Max Hodak Writings

We are probably not living in a simulation

May 2020

One of my long-running interests is thinking about how to build a virtual world to go with our future neural interfaces. It’s not just a software engineering challenge: there are real physics problems hidden in it.

Separately, some of my friends are enamored with the simulation hypothesis — briefly, that we are living in, and our entire universe is, a computer simulation — and so I’ve ended up spending a fair amount of time thinking about that, and specifically whether it’s possible to say anything concrete about the probability that it is actually true.

A little while ago I realized that if you turn the build-a-virtual-world problem inside-out, you can start making fairly interesting statements about the simulation hypothesis in the form of constraints that must be imposed on any “containing” universe. Importantly, these arguments have nothing to do with the amount of available compute power, which felt like a significant advance. (It avoids the handwavery that comes from believing you can approximate any otherwise intractable problem reasonably fast if you have a sufficiently powerful machine, which seems to be an oft-used escape hatch.)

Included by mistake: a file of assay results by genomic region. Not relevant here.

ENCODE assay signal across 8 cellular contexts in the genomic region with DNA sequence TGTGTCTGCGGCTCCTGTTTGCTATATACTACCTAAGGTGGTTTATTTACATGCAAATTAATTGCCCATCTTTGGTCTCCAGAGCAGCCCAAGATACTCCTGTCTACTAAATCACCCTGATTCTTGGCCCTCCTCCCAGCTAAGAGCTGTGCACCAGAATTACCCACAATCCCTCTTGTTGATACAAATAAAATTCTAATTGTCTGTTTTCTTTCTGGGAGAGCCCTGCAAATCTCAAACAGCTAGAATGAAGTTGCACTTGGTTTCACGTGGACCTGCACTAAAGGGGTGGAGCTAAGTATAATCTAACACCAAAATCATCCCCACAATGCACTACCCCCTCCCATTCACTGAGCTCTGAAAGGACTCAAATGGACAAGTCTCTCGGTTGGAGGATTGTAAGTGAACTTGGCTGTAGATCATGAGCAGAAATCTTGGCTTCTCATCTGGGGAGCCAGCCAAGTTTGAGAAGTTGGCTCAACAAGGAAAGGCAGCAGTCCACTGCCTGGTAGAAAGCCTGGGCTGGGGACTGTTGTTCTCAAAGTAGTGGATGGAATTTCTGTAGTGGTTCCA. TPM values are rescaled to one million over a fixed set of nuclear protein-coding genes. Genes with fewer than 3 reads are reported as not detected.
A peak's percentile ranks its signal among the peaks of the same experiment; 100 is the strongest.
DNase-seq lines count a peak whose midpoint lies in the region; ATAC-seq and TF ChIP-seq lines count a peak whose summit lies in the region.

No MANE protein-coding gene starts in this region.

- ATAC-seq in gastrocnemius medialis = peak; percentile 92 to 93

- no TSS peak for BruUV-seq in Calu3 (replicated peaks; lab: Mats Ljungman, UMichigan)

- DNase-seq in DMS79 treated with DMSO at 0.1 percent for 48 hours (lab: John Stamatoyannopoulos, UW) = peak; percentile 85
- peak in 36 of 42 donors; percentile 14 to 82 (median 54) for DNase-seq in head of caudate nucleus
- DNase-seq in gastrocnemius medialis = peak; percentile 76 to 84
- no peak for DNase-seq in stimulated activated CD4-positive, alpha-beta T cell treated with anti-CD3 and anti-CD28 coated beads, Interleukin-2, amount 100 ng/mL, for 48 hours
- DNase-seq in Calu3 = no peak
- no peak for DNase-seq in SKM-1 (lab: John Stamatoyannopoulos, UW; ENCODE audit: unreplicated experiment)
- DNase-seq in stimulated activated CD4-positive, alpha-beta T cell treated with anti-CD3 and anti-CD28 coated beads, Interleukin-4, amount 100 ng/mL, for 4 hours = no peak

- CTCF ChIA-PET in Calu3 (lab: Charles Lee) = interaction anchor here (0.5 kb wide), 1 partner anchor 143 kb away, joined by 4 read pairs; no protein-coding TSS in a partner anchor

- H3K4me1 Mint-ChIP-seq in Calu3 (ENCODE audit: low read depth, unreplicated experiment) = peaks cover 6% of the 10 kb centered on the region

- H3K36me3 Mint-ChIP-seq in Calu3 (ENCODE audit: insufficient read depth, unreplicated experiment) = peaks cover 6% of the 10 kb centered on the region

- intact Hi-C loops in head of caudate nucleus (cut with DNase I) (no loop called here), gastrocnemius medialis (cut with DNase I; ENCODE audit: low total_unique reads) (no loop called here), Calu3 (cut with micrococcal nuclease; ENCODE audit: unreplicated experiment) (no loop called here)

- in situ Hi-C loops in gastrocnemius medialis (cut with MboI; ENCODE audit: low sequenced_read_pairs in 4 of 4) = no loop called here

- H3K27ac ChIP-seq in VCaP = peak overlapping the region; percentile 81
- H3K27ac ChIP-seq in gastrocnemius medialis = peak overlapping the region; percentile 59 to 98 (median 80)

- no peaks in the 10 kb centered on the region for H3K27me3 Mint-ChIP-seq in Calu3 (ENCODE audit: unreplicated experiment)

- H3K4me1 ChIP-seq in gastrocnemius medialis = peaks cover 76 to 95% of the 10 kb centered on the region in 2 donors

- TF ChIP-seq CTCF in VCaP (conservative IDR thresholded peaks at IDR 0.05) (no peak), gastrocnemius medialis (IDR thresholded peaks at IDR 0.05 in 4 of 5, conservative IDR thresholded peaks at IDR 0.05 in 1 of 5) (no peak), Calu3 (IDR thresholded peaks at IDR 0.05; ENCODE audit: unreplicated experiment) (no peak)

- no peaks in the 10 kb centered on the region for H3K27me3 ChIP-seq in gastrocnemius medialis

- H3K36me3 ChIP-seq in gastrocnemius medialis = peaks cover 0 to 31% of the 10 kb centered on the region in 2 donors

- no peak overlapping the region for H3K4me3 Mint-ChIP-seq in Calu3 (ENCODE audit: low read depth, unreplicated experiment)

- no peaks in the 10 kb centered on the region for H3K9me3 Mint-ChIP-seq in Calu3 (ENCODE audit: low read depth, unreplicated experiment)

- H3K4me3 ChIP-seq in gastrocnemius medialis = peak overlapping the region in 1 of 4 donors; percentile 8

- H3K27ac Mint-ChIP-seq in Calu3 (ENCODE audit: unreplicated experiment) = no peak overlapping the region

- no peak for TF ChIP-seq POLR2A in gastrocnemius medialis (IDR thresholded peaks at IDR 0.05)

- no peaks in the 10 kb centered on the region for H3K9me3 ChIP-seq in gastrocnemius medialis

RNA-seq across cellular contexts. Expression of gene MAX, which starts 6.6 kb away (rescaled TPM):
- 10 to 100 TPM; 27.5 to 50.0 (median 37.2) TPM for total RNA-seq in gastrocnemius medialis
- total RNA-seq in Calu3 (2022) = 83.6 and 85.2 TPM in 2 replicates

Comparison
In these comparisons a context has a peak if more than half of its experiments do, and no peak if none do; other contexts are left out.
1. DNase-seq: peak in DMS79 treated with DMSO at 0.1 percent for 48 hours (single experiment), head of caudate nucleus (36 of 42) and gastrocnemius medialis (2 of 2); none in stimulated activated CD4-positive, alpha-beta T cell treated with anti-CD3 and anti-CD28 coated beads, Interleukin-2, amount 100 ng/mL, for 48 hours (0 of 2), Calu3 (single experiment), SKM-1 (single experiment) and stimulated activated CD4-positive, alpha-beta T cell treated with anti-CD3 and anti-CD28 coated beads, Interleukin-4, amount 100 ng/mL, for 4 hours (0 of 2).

These arguments do require making a couple assumptions, but in my opinion they end up being pretty mild. The two critical assumptions are that we have to believe that any universe must be internally consistent to exist, or at least talk about describing; and that the creators of a simulation have to end up with some way of interacting with it. If you could build a virtual world full of simulated organisms, but to you it would look like a black hole, why would you bother, much less let it consume your resources?

Long story short, we can pretty much rule out the conclusion that we are living in a simulation and that the external universe at all resembles our own. Simply put, we can bound that only one of these can be relativistic, and since we know that ours is, the outside universe cannot be. At this point I think the simplest thing to do is to discard the simulation hypothesis, but it is true that an alternative is to just take this constraint and run with it in terms of imagining what the outside universe might be like. It would be very different from anything we’re capable of imagining, completely lacking a space-time connection, and that’s probably only scratching the surface of this line of reasoning.

Full article: Constraints on an external reality under the simulation hypothesis, pdf